Every time I hear a judge screech "*My* court" or make a dumb ass decision
Are you a lawyer, court reporter, or bailiff? How many times have you heard a judge truly yell this? How many decisions have you sat in on that you considered dumbass? I'm trying to gauge your experience here because as a common person myself, the only time I've heard a judge yell those words is in a movie or TV show. As for dumbass decisions, I can only say I've heard of a number of decisions at the national level, even at the supreme court, I strongly disagree with, but only because either the law wasn't clear and the case was incredibly difficult, or the case was politically motivated.

it's apparent they've forgotten they're nothing more than pubic servants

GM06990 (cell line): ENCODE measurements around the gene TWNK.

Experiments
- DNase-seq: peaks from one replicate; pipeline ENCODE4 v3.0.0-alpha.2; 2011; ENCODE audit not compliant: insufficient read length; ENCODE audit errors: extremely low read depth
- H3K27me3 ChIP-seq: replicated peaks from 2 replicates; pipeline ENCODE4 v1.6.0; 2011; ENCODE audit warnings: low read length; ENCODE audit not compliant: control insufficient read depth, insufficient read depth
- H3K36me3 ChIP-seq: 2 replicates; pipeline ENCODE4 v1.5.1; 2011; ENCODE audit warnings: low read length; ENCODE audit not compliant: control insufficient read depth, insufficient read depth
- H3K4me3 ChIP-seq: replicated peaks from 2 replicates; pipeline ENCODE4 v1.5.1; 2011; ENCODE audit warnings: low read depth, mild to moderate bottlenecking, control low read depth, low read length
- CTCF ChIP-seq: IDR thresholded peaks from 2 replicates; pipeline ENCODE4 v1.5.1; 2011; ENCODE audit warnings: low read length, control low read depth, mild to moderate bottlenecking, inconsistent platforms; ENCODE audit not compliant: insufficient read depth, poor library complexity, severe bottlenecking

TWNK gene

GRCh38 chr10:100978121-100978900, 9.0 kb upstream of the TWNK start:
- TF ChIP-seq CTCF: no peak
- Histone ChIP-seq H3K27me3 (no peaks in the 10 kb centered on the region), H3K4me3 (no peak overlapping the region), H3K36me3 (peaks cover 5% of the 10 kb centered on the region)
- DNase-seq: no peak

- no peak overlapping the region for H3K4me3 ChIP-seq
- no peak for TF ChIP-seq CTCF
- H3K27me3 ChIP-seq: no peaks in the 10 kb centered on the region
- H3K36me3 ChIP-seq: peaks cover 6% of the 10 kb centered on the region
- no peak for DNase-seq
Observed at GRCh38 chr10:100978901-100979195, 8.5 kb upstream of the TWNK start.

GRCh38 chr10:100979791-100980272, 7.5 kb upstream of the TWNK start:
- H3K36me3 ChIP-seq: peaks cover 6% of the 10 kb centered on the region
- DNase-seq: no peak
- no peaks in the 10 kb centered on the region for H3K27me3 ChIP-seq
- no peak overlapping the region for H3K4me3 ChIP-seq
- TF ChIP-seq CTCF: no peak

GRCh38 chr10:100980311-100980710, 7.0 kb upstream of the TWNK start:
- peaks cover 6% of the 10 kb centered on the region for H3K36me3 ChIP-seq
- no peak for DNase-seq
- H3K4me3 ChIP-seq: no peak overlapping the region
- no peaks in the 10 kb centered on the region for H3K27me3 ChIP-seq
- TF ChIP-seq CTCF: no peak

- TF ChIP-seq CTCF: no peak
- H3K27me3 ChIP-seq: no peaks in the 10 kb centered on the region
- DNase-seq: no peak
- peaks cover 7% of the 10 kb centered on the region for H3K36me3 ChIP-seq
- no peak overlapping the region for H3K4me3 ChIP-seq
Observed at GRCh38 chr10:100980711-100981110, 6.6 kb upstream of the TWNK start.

Pardon me while I chuckle :P. Please spell and grammar check while you rant.

albeit overpaid and wearing silly black capes and/or pompous wigs.
From your previous posts list, I can only guess you are from Australia, because you seem to know something about events there. If I'm wrong I'm sorry, but if you are, it would help to qualify your comments. You would seem to be suffering from a disease my fellow american slashdotters commonly have which is "my-country-is-the-only-one-that-matter-itis". You couldn't possible be American since American judges don't wear wigs.

This is theater only the very rich can afford to participate in.
I agree but that's not the judge's fault, at least not in the US anyway, and I'm not sure how that would be the Judge's fault in any system that was borrowed from the British either. This is a topic for a completely different conversation.

The whole legal system needs to be tossed out on it's ass and reinvented from scratch.